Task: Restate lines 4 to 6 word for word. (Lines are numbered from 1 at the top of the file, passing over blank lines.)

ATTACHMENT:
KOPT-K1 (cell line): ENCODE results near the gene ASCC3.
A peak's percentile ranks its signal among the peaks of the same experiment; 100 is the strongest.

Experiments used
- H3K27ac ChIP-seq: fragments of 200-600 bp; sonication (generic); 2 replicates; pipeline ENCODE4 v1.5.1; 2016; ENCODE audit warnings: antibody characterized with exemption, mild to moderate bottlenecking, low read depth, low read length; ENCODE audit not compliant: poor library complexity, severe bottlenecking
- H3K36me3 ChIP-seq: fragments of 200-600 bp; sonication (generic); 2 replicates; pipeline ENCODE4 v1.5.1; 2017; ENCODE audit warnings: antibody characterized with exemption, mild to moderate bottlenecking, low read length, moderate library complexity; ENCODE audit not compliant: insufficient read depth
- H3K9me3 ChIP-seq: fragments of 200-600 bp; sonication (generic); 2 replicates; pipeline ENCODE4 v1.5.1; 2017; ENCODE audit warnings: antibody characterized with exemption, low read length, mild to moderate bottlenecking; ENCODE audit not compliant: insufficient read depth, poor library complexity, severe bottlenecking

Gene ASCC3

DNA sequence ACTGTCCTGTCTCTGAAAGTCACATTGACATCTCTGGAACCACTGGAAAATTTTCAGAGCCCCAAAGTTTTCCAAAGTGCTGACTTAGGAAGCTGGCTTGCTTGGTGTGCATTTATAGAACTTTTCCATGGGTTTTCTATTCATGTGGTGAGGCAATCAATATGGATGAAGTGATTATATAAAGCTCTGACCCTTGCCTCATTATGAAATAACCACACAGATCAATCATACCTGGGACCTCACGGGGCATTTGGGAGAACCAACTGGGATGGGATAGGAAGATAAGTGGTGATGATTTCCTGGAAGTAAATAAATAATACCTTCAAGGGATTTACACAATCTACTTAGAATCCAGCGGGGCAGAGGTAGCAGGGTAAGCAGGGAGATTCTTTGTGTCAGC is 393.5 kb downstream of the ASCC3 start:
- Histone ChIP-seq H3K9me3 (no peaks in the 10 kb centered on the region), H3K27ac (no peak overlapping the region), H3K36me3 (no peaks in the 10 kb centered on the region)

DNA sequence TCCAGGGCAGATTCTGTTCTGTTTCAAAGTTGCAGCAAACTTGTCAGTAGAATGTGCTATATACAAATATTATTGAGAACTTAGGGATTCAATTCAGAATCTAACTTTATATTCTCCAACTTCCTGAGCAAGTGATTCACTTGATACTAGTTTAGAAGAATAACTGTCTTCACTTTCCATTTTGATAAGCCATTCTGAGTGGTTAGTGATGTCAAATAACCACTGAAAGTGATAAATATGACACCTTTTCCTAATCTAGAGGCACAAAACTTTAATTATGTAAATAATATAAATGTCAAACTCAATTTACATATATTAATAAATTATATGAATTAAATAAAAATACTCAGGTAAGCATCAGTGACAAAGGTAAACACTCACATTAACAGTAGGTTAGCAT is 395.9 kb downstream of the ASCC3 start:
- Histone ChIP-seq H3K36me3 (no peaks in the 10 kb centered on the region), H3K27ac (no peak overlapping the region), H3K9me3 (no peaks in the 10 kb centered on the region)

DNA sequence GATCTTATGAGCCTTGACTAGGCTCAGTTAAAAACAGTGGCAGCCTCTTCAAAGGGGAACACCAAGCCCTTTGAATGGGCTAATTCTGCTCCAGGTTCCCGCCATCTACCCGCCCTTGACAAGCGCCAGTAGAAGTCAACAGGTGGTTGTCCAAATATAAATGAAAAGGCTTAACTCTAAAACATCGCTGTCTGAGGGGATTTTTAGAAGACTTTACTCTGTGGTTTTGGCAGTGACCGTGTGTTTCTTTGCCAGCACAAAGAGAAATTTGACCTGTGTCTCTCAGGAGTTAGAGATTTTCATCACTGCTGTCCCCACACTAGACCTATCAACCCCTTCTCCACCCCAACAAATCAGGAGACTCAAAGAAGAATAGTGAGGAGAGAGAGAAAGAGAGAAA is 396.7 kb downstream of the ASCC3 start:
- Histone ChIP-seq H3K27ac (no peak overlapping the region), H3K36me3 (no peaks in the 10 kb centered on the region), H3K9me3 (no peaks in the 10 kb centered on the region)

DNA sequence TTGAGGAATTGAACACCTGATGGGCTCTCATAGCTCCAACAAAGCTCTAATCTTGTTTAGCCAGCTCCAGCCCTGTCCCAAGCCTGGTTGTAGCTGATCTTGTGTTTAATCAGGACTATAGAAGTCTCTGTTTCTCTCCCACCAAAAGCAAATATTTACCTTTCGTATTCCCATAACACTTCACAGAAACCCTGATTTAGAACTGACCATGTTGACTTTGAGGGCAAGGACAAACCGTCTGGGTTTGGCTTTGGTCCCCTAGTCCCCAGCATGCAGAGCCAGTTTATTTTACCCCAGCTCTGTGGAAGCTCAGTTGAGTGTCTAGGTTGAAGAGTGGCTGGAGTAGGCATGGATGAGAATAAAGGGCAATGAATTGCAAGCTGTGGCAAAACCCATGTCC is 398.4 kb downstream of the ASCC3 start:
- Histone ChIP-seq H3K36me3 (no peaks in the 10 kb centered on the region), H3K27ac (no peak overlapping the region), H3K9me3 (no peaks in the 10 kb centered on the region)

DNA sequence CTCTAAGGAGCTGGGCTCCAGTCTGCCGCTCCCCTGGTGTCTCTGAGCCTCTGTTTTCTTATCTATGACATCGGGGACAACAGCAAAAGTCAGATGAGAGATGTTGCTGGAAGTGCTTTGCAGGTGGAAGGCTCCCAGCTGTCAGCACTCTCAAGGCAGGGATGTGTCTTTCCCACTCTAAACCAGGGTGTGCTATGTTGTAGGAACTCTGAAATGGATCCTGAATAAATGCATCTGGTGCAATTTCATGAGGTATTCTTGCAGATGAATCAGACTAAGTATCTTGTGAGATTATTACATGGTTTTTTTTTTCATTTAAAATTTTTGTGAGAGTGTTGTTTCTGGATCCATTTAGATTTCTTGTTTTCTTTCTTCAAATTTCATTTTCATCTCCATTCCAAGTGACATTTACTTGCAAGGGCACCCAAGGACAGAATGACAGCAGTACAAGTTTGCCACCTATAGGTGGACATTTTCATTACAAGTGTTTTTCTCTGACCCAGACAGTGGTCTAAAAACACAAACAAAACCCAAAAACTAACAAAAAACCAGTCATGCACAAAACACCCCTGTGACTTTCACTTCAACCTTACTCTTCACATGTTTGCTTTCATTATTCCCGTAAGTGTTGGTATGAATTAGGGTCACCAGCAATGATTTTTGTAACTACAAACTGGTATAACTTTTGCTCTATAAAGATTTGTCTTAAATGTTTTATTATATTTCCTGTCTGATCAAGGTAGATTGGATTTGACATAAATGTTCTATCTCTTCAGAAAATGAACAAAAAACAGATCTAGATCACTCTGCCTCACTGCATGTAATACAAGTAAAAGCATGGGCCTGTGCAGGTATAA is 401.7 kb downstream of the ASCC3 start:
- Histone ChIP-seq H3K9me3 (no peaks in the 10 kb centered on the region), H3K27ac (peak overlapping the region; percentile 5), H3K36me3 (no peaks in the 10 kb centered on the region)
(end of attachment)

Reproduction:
- H3K27ac ChIP-seq: fragments of 200-600 bp; sonication (generic); 2 replicates; pipeline ENCODE4 v1.5.1; 2016; ENCODE audit warnings: antibody characterized with exemption, mild to moderate bottlenecking, low read depth, low read length; ENCODE audit not compliant: poor library complexity, severe bottlenecking
- H3K36me3 ChIP-seq: fragments of 200-600 bp; sonication (generic); 2 replicates; pipeline ENCODE4 v1.5.1; 2017; ENCODE audit warnings: antibody characterized with exemption, mild to moderate bottlenecking, low read length, moderate library complexity; ENCODE audit not compliant: insufficient read depth
- H3K9me3 ChIP-seq: fragments of 200-600 bp; sonication (generic); 2 replicates; pipeline ENCODE4 v1.5.1; 2017; ENCODE audit warnings: antibody characterized with exemption, low read length, mild to moderate bottlenecking; ENCODE audit not compliant: insufficient read depth, poor library complexity, severe bottlenecking